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Friday, August 04, 2006

Jewish Meditation 101

If you are interested in learning about Jewish Meditation, I recommend:
Ribner, Melinda (Mindy);
Everyday Kabbalah: A Practical Guide to Jewish Meditation, Healing, and Personal Growth;
(New York: Citadel Press; Kensington Publishing Corp.,
1998); ISBN 0-8065-1980-0.

I quote from the publisher's puff about Mindy: "Melinda Ribner, C.S.W., is the Director and Founder of the Jewish Meditation Circle. . . . Melinda, also known as Mindy, received a nonrabbinical ordination to teach Jewish meditation from the legendary Rabbi Shlomo Carlebach that was witnessed by Rabbi Yidel Stein and Rabbi Dr. Seymour Applebaum, both of whom are Orthodox rabbis. Additionally, she is a certified social worker and a psychotherapist in private practice and at a psychiatric clinic, where she uses meditation as a treatment modality.

Mindy's book is practical, straightforward, and humble. All meditative traditions in the world of which I am aware begin in the same way: learn to breathe. In Jewish Meditation, meditation, like our human lives, begins and ends with breath. A key word in Judaism is ruach; in a religious context, ruach is often rendered into English as "spirit" or "Spirit". In a more literal translation, the word means simply breath.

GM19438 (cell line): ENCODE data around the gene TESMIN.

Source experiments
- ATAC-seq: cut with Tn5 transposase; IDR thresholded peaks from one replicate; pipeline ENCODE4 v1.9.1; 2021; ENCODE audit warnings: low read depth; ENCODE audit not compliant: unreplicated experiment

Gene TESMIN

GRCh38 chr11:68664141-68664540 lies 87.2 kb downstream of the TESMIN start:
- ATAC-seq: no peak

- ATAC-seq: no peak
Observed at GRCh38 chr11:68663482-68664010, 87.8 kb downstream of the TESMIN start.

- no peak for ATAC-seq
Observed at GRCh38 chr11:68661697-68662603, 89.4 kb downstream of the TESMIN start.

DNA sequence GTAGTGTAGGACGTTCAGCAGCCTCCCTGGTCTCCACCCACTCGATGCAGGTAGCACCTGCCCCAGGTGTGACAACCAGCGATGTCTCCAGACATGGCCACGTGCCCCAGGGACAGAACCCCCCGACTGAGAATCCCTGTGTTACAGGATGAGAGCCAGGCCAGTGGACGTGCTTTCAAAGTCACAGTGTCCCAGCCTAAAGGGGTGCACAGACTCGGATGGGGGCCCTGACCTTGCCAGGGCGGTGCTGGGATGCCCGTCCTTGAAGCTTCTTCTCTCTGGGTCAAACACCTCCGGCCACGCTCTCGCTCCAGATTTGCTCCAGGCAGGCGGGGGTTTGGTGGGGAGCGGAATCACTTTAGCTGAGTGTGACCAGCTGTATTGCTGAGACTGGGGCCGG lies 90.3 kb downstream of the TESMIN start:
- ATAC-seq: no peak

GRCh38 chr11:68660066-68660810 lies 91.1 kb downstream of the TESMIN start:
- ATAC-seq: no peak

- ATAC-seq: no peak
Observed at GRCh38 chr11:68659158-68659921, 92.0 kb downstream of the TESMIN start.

People who become interested in Kabbalah and are not safely wrapped in an Orthodox Jewish community, especially native speakers of English, sometimes become fascinated with the complexities of Jewish Meditation. Rather than cater to this fascination, Mindy takes a simple, straightforward approach. I was fortunate enough to meet
Reb Goldie Milgram. She has been kind enough to undertake my spiritual direction. She it was who recommended this book to me.

If you have any comments about Mindy's book or about Reb Goldie's website, I would appreciate your sharing them in this blog.

A Poem Honoring The Eightieth Anniversary Of The Birth Of Leonard (Len) S. Oppenheimer On The Tenth Of July In The Year 2006 Of The Common Era